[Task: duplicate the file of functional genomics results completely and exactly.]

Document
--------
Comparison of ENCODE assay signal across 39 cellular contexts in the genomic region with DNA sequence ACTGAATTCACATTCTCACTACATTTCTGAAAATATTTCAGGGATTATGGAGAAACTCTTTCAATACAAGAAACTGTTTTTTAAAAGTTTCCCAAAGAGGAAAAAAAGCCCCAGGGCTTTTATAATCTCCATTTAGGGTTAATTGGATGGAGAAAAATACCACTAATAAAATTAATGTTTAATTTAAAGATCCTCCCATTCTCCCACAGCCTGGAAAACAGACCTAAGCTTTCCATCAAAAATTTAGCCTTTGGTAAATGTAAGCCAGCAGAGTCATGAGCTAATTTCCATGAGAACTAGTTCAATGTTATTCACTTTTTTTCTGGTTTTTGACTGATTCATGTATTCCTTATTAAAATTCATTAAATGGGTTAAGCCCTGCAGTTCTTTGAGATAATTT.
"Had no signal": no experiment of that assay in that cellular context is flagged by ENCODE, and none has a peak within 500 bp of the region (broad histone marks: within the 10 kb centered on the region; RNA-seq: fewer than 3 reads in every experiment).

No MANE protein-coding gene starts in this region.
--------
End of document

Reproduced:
Comparison of ENCODE assay signal across 39 cellular contexts in the genomic region with DNA sequence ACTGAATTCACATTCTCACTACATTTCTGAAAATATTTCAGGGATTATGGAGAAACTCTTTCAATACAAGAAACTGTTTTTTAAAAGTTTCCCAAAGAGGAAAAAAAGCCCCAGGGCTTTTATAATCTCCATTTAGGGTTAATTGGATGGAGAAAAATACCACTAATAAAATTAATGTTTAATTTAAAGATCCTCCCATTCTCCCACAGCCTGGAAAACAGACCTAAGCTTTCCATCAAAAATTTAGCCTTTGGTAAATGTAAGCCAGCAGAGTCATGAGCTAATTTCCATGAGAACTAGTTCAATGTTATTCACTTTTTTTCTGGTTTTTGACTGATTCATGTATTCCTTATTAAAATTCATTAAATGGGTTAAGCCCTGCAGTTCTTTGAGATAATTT.
"Had no signal": no experiment of that assay in that cellular context is flagged by ENCODE, and none has a peak within 500 bp of the region (broad histone marks: within the 10 kb centered on the region; RNA-seq: fewer than 3 reads in every experiment).

No MANE protein-coding gene starts in this region.